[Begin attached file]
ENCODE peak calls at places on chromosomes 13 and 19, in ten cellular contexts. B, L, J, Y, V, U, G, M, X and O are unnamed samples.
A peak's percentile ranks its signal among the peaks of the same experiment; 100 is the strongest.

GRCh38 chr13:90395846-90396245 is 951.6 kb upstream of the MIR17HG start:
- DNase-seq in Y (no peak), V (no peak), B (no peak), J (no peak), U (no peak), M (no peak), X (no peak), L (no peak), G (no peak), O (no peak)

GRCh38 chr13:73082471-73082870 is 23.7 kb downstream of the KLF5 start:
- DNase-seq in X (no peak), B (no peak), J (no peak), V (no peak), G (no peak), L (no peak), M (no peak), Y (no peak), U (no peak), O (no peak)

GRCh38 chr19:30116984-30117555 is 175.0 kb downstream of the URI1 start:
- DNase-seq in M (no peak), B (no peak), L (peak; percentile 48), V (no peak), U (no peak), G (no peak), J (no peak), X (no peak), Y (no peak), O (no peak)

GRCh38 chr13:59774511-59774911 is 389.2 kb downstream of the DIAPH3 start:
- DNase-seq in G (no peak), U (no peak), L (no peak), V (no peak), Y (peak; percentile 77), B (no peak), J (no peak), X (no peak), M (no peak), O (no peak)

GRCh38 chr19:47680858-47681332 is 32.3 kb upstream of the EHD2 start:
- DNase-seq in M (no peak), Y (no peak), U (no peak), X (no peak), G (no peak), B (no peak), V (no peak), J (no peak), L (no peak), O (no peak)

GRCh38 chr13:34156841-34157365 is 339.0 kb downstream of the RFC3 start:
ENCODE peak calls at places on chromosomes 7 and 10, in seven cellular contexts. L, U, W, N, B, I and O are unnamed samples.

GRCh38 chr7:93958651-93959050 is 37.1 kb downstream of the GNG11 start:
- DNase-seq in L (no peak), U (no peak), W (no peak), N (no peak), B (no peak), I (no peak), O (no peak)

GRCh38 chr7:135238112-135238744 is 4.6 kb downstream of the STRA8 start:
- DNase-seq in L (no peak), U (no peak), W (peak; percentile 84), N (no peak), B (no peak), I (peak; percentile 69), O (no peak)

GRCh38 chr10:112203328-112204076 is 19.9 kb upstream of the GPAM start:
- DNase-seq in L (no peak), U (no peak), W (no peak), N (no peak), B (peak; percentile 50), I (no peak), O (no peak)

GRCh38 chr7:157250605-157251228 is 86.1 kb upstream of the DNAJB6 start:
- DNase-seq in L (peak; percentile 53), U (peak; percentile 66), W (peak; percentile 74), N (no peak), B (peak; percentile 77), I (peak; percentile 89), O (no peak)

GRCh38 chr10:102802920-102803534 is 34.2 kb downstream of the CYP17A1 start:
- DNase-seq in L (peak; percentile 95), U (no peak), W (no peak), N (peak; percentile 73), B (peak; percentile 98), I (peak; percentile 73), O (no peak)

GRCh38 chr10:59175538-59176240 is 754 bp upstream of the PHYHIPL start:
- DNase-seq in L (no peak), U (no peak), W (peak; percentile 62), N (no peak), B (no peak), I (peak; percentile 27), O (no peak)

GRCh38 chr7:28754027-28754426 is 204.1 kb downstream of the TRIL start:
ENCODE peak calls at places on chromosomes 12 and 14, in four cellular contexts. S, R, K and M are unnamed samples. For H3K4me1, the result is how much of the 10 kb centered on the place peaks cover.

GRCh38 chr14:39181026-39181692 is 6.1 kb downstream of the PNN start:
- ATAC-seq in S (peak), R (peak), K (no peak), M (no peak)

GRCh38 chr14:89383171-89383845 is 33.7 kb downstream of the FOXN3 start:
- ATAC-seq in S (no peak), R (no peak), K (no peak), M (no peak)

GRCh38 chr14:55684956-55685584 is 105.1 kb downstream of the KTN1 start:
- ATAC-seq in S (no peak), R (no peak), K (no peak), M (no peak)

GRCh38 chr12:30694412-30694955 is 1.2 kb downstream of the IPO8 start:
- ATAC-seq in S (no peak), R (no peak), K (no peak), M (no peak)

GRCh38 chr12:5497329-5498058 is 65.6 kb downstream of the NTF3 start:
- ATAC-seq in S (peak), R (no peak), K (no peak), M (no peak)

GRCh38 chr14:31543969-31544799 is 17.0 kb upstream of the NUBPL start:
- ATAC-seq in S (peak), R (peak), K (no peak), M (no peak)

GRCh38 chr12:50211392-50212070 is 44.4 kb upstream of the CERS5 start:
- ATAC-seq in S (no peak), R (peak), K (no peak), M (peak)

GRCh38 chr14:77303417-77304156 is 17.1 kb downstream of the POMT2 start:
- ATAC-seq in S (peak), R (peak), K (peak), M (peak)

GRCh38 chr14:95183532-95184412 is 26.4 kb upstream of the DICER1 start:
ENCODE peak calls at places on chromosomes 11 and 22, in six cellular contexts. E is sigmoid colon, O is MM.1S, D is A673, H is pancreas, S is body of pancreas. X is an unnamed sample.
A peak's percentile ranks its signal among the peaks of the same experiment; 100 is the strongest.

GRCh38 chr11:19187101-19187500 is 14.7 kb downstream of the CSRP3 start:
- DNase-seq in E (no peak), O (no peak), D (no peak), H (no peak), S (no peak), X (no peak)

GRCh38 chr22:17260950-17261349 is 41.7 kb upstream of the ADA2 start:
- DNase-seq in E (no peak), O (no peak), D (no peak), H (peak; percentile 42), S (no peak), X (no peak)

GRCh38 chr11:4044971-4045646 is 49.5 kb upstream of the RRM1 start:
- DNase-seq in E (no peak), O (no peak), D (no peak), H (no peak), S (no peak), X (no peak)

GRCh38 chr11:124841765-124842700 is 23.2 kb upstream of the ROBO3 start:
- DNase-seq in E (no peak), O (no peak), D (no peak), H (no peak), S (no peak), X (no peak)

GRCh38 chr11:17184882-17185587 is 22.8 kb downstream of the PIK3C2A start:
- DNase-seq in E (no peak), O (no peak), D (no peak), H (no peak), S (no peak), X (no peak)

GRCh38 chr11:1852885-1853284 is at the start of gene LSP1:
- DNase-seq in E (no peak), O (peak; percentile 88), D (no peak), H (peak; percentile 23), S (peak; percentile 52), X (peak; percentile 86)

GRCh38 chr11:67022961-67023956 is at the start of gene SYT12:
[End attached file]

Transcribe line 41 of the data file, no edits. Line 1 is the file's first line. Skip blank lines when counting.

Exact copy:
GRCh38 chr12:50211392-50212070 is 44.4 kb upstream of the CERS5 start: